The Galaxy S6 and S6 edge are well on their way to consumer markets and with a record number of preorders piling up, both retailers and users are quite eager to get their hands on the Latest Samsung tech. There is, however, still some waiting to be done, as in most regions the two handsets will become available around the middle of April.
This, however, does not meant there aren’t already a few Galaxy S6 units out in the open. And while some are content simply marveling at them, others would love to see what is inside them and, more-importantly, how to safely open one.
As most of you surely know, the new Galaxy flagships sports a dual-glass design that does away with the removable back cover and user-replaceable battery. The user manual for the handset, which can already be found online, seems to show that there is still a fairly straight-forward way of replacing the battery. We were sure that it involved some disassembly, but it turns out, the endeavor might be a bit too extreme for most to undertake.
Last week we showed you a teardown of the Galaxy S6 by MyFixGuide.com, which gave us a rough idea just what it would take to get to the non-removable battery. Now iFixit has had a go at it and there is another disassembly available. It turns out that, while the six step guide in the user manual is technically true, the procedure is quite complicated, not to mention risky to perform on a quite expensive new phone.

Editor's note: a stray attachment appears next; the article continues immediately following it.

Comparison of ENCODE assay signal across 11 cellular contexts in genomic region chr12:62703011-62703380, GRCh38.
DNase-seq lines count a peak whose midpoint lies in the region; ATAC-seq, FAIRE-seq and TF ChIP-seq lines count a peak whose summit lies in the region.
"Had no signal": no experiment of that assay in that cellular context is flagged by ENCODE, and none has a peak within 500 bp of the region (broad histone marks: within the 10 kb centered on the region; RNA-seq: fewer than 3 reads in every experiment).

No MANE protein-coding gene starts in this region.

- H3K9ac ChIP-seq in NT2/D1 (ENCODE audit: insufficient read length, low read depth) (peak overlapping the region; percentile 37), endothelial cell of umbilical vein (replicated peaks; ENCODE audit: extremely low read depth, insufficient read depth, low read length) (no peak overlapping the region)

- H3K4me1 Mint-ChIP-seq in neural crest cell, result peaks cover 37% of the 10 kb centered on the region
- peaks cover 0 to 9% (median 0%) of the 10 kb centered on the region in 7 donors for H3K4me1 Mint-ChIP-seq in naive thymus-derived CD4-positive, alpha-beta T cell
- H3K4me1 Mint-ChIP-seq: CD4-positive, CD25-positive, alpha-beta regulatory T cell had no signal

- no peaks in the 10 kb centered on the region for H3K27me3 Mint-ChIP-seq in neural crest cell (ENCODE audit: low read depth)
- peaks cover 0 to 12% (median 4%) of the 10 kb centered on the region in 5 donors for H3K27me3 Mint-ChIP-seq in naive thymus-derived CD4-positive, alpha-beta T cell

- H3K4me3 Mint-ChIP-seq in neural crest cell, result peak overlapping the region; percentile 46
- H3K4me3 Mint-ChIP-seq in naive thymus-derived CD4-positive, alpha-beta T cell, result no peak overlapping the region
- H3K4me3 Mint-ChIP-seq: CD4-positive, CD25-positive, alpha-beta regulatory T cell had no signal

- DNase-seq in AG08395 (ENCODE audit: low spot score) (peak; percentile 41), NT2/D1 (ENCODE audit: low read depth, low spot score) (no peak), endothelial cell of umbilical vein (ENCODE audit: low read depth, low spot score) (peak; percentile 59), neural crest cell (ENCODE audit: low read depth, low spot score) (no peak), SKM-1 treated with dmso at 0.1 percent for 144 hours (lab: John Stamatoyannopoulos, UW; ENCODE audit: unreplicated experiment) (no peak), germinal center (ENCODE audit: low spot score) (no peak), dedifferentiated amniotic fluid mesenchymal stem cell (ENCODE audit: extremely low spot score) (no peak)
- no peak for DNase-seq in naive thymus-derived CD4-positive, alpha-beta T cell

The battery is fixed to what is essentially the front panel assembly. To get to it, you have to first remove the glass back. Which is done with a lot of hot air to loosen the strong adhesive, a set of prying tools and a lot of careful and persistent work.
Removing the cover is definitely a small victory and it even reveals the battery, but sadly, not the battery connector. To get to that, you have to first remove 13 screws and then repeat pretty much the same procedure on the front of the phone. Hot air and even gentler motions around the display will separate, what is essentially the main circuit from the middle frame. After that it’s as easy as swapping out the battery pack and doing all that backwards, while hoping not to leave anything loose or nor entirely sealed inside.
All in all, it seems the good old days, when you could swap out a battery in under a minute are all but gone, at least for Samsung’s latest flagship phones, that is. Hopefully, the tradeoff was worth it. We have tried to answer this and many other questions about the Galaxy S6 in our in-depth review and be sure to tell us your opinion in the comments section below.